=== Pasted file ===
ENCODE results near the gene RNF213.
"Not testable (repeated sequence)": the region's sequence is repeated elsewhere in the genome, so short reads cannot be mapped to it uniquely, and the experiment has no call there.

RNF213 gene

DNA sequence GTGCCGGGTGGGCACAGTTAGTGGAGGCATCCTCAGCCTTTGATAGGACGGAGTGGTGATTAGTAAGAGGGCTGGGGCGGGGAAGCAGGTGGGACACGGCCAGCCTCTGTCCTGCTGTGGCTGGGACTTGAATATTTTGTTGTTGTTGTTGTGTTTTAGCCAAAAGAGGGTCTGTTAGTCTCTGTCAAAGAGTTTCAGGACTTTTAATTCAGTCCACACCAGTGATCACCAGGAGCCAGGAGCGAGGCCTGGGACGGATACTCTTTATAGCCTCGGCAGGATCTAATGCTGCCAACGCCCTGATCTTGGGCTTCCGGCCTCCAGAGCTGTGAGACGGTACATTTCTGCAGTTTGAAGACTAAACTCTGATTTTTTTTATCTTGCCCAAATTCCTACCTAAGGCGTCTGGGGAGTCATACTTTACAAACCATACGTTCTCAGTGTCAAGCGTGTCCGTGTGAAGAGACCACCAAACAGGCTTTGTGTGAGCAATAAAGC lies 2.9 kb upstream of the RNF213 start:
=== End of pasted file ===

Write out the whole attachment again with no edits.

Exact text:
ENCODE results near the gene RNF213.
"Not testable (repeated sequence)": the region's sequence is repeated elsewhere in the genome, so short reads cannot be mapped to it uniquely, and the experiment has no call there.

RNF213 gene

DNA sequence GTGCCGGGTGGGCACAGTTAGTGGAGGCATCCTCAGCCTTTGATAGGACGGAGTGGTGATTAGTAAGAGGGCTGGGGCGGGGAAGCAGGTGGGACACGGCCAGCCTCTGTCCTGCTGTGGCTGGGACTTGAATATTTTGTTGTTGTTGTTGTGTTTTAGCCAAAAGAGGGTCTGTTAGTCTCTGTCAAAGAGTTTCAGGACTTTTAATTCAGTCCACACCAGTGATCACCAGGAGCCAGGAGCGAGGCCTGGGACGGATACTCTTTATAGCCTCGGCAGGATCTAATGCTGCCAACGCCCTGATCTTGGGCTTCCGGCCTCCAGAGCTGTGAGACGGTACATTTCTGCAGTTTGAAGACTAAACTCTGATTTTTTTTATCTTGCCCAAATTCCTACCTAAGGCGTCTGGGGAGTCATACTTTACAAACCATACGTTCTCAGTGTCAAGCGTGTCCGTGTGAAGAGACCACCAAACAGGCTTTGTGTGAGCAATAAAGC lies 2.9 kb upstream of the RNF213 start: